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- AUD boosted by strong retail sales, trade and Chinese data.
- After being dented by RBA's hint of a shift to an easing bias.
- CBA reiterates forecast of steady RBA rates through 2020.
The Aussie was higher across the board Wednesday, and the Pound-to-Australian-Dollar rate lower, after a deluge of positive economic figures forced investors to retreat from earlier bets against the Antipodean currency.
Strong economic figures from both Australia and China took the market by surprise overnight, helping to lift the Aussie barely a day after it was left reeling by a Reserve Bank of Australia (RBA) policy statement hinting at a possible shift to a so-called easing bias over the coming months.
Australian retail sales rose by 0.8% during February, up from 0.1% previously, when markets had looked for growth of just 0.3%. That was the fastest increase in Aussie consumer spending since late 2017.
Household goods retailing and department stores both saw sales fall again during the recent month, although all other subsectors saw some form of growth, with food retailers and cafes leading the pack.
"AUD/USD lifted higher in the Asian session and is trading back around its pre‑RBA level at 0.7100. Stronger than expected Australian February retail sales and a record monthly Australian February trade surplus generated a 0.7% lift in AUD/USD," says Richard Grace, head of FX strategy at Commonwealth Bank of Australia. "Australia is receiving a large income boost from the resources sector."
Above: AUD/USD rate shown at daily intervals.
The Australian trade surplus rose to a fresh record high of $4.8 bn during February after exports grew by 0.2% and imports fell by -1.1%, generating a positive increase in the trade balance.
Australian exports have been boosted of late by rising iron ore price and liquefied natural gas trade volumes as well as prices. The iron ore price is now closing in on the $90 per tonne, its highest level since Jauary 2017.
Meanwhile all categories of imports except consumer goods imports, fell during the recent month. The fact consumer goods imports did not fall at the same time could suggest the Austrlian consumer is not in as bad shape as was previously thought.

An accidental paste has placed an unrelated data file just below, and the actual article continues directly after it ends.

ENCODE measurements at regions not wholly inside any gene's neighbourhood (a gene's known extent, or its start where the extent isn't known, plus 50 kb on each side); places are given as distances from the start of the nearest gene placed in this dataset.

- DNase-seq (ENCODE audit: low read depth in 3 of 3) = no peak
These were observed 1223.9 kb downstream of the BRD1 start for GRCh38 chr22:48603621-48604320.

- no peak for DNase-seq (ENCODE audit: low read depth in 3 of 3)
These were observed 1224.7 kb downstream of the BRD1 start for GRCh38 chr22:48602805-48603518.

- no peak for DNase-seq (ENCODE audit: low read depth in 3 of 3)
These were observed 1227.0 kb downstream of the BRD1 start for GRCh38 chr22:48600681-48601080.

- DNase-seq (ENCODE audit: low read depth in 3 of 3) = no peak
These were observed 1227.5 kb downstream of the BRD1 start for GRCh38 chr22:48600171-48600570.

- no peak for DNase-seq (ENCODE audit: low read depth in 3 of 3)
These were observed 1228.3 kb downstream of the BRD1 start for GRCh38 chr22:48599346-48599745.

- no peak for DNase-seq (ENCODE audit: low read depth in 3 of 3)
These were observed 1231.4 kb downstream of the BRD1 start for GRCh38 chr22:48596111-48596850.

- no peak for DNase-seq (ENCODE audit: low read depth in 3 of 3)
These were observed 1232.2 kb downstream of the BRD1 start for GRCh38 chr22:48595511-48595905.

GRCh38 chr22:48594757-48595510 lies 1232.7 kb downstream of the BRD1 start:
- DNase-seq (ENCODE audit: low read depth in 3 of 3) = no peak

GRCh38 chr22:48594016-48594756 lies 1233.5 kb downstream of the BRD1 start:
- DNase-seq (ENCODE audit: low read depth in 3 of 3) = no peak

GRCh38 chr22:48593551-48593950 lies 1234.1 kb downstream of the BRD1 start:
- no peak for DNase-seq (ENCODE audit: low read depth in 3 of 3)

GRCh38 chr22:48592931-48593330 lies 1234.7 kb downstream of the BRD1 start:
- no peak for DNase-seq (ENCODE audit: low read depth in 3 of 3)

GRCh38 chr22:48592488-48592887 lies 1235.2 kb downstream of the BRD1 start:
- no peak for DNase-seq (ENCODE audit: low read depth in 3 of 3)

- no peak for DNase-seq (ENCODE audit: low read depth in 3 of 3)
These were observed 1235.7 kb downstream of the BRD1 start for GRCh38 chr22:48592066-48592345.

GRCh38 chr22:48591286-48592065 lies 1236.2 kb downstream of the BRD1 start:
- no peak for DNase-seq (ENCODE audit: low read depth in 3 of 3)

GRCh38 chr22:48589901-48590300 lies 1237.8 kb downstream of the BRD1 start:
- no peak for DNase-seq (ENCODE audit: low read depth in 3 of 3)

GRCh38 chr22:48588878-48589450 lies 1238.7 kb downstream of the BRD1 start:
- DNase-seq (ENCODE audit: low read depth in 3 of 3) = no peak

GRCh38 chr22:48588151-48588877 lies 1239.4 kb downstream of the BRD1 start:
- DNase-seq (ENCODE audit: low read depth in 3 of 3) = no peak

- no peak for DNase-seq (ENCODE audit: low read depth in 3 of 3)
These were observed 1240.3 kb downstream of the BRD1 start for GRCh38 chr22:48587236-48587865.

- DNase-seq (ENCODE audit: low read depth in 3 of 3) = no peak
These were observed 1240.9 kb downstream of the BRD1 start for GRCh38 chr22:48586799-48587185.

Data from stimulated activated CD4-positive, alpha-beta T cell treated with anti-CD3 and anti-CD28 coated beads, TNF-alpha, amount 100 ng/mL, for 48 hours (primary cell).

"The bulk of this improvement likely reflects higher commodity prices. The lift in prices is boosting Australia's national income, which is flowing through to higher tax revenues - providing governments with additional fiscal flexibility, as evident in recent budget updates," says Andrew Hanlan, an economist at Westpac.
Above: Selected prices. Source: CBA.
Trade balance data measures the difference in value between a nation's imports and its exports. Currency markets care about it because the data provides insight into supply and demand of a currency in the "real economy", while also giving a steer on the likely pace of GDP growth in a given period.
The size and trajectory of a trade surplus or deficit is important for economic growth because imports are a subtraction in the calculation of GDP, while exports represent a credit to the value of economic output. As a result, rising exports and, or, falling imports can help boost the economy.
"Taken together, the monthly trade data suggests a positive contribution from net exports towards Q1 GDP," says Jack Chambers, an economist at ANZ.
The Australian Dollar was further buoyed overnight by the Caixin services PMI from China, which rose from 51.1 to 54.4 during March when markets had looked for an increase to only 52.3.